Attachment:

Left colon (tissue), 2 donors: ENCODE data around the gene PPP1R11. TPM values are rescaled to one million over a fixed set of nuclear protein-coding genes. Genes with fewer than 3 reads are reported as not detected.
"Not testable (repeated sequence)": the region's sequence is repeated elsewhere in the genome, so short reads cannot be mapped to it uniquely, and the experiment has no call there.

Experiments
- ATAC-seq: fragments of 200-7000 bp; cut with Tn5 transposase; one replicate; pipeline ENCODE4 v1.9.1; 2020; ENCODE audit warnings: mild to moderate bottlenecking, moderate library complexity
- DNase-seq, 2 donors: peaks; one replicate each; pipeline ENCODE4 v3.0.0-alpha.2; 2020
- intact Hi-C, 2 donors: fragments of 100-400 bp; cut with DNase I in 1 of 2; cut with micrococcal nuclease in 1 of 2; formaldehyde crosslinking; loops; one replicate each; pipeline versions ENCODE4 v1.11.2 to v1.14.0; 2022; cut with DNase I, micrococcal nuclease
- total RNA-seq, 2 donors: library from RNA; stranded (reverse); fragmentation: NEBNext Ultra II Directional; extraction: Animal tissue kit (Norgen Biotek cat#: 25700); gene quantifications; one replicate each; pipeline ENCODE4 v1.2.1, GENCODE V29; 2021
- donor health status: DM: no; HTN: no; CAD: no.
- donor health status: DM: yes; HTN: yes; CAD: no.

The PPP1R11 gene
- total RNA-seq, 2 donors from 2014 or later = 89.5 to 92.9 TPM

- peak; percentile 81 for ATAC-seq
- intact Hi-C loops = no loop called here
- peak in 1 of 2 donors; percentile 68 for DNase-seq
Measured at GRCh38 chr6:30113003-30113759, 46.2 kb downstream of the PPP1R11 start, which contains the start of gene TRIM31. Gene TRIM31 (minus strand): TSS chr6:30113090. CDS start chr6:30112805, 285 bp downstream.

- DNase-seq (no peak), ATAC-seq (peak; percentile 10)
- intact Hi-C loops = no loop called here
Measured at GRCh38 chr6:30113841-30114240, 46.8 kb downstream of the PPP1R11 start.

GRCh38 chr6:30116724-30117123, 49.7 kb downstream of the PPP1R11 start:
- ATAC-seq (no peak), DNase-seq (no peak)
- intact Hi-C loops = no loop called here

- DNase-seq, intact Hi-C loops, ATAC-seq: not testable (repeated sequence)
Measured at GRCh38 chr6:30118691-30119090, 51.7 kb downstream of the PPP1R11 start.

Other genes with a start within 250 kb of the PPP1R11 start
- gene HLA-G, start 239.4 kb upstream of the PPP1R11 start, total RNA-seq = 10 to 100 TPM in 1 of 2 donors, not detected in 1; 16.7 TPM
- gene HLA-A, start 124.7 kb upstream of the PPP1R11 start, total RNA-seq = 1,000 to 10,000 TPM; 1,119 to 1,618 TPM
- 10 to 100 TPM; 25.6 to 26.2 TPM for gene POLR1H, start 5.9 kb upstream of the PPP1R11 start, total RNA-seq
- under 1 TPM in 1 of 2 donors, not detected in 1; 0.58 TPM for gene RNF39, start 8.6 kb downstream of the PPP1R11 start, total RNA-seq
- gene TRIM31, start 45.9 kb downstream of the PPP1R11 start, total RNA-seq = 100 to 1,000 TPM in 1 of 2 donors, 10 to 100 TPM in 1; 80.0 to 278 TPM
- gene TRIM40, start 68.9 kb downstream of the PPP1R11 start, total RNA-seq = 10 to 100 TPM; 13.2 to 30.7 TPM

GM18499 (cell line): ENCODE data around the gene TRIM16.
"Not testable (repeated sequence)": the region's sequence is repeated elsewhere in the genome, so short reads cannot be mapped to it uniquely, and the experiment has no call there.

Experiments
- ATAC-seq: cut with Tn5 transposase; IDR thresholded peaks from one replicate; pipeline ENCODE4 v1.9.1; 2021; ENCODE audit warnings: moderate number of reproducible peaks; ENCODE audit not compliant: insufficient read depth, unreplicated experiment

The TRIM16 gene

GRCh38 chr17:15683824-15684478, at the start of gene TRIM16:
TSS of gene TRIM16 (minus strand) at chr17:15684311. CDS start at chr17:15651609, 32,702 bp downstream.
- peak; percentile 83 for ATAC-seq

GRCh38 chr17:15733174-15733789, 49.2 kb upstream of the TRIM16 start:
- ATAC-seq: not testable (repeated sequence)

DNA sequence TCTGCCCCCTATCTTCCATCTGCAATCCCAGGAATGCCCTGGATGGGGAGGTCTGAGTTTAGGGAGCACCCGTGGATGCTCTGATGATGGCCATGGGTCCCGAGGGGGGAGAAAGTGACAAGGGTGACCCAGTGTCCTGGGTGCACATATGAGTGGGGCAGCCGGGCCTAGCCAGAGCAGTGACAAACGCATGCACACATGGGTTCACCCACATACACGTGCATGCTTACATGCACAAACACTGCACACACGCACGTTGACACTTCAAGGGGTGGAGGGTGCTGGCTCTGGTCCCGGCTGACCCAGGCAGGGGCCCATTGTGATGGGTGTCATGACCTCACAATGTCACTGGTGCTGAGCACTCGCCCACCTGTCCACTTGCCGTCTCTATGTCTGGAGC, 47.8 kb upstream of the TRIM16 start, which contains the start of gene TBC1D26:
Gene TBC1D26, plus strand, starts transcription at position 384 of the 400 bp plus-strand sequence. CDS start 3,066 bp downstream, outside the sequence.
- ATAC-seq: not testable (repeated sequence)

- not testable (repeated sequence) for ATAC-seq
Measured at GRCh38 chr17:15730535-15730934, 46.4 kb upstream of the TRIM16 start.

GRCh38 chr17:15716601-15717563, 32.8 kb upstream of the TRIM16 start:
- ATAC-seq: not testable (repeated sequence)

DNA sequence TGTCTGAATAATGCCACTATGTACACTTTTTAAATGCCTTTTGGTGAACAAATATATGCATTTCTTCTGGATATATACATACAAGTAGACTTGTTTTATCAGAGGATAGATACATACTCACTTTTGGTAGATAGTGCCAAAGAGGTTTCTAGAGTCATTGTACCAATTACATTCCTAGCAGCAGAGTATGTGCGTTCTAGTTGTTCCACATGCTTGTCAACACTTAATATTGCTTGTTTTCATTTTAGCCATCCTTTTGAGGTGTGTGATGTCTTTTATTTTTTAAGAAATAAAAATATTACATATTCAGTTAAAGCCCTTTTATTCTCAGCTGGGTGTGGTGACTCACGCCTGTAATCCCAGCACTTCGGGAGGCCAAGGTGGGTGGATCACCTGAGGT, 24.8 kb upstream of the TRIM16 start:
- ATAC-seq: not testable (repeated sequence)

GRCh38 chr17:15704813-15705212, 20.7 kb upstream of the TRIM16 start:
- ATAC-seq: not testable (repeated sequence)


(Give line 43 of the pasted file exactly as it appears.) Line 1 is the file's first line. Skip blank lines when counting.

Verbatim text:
- ATAC-seq: not testable (repeated sequence)